Police searched for a third suspect today in connection with the shooting deaths of 13 people at a private gambling club in Seattle's Chinatown.

The suspect, a young Asian man, was believed by police to have been with the two young Asian men, both in custody, when the killings took place at the Wah Mee Club early Saturday morning.

Twelve of the victims were found "hog-tied" in the club's gambling room, and scattered around four felt-topped tables. The 13th was found unbound near the entrance to the club. Early autopsies showed the 12 men and one woman died of one or more gunshot wounds to the head.

Meanwhile, the lone survivor of the shootings, Wai Chinn, 62, who provided information that led to the two arrests, remained in serious but stable condition at a local hospital under heavy police guard.

Chinn, who was shot in the throat, managed to wriggle free from his bonds and stagger out into the alley, where he was seen by a passerby who called police.

All of the victims were connected with the restaurant business. Police said robbery apparently was the motive for the killings, one of the nation's worst single-day mass murders.

One source said between $1,000 and $10,000 is known to move nightly through the private, tightly guarded Chinese club. Only Asians known by club management are allowed inside, and police believe the victims knew their killers.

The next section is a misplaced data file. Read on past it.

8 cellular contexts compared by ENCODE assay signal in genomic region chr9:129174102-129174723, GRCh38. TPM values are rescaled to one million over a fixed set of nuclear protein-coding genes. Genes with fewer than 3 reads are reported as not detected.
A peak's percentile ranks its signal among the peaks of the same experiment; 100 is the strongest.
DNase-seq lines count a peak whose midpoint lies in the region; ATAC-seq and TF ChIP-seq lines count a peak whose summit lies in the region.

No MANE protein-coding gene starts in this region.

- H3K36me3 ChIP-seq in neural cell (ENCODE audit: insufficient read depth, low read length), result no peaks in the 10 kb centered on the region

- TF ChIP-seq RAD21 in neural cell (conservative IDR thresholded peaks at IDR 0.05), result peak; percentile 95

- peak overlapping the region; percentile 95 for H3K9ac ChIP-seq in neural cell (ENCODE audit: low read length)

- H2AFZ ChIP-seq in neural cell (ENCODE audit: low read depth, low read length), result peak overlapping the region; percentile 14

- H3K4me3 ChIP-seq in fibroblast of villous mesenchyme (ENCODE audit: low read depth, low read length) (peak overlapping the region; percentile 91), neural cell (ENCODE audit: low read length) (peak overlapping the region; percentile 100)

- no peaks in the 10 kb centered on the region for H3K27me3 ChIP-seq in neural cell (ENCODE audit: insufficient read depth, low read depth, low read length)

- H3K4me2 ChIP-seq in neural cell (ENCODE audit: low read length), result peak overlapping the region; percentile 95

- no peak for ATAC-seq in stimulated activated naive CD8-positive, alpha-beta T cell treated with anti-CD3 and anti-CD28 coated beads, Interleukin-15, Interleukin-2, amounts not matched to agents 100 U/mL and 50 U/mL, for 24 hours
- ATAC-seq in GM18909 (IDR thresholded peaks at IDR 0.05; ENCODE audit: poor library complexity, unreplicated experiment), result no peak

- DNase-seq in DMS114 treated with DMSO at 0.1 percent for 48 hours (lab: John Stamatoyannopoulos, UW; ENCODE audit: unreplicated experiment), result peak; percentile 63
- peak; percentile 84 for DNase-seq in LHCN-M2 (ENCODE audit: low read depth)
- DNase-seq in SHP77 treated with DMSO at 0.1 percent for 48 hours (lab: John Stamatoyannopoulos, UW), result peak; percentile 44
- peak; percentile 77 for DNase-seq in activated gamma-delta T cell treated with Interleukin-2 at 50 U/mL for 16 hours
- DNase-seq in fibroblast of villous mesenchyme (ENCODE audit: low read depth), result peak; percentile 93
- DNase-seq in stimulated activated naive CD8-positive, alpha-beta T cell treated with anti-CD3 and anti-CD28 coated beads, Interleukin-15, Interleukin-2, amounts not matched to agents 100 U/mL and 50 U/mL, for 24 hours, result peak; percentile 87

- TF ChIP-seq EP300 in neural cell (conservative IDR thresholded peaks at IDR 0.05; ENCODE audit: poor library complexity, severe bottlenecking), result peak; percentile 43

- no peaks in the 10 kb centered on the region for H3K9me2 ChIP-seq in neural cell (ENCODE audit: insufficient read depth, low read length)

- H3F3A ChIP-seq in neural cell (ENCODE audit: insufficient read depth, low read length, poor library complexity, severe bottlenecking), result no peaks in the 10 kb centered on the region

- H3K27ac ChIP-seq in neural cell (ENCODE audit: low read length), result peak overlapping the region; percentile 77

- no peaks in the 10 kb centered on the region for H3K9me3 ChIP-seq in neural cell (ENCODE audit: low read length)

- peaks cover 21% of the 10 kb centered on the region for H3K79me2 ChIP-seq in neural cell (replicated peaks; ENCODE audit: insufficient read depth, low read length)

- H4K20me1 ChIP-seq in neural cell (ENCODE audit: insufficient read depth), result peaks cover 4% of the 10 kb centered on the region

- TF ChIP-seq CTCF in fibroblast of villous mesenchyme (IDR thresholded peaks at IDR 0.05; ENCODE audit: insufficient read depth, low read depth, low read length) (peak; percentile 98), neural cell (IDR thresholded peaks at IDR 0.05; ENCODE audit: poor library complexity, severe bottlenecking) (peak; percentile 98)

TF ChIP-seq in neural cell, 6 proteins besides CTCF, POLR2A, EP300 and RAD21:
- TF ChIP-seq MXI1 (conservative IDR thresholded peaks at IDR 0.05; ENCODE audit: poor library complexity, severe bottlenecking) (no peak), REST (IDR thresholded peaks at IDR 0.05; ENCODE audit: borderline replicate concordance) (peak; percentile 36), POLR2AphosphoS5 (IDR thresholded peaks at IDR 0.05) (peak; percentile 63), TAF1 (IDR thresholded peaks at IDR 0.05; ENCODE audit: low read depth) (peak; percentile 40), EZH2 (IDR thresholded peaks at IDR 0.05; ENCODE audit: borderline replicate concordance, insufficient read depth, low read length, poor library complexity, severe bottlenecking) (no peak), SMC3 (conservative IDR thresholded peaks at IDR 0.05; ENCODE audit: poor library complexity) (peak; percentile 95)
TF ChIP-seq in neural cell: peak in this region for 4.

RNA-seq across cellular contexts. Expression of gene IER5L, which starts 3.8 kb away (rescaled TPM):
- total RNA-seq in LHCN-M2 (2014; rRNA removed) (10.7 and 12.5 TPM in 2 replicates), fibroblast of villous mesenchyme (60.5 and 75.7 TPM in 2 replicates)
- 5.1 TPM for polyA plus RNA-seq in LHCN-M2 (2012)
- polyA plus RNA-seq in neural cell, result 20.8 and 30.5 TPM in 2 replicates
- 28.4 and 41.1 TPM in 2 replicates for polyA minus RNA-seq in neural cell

The entrance to the Wah Mee Club is an inconspicuous door next to an exotic pet shop, midway down a wide alley. Wah Mee means "beautiful China" in Chinese.

Little is known about the two suspects in jail, Benjamin K. Ng, 20, and Kwan (Willie) Mak, 22, except they were both born in Hong Kong and have been in the Seattle area a number of years.

Ng was in bed when police arrived to arrest him. Mak turned himself in Saturday. At least four guns, including two handguns, were seized at Mak's residence, police said.

Deputy King County Prosecutor Mary Kay Barbeiri said bail will be set Monday afternoon as high as $1 million.

Ng was arrested by Seattle police in January, 1981, in connection with shootings in which four Chinese men were hospitalized, one with serious injuries, according to juvenile court records. The assault charge was dismissed for insufficient evidence, records show.

Lt. Robert Holter, head of the homicide squad, said Seattle police were investigating whether there was any connection between the club killings and the July 16 slaying of two Asians.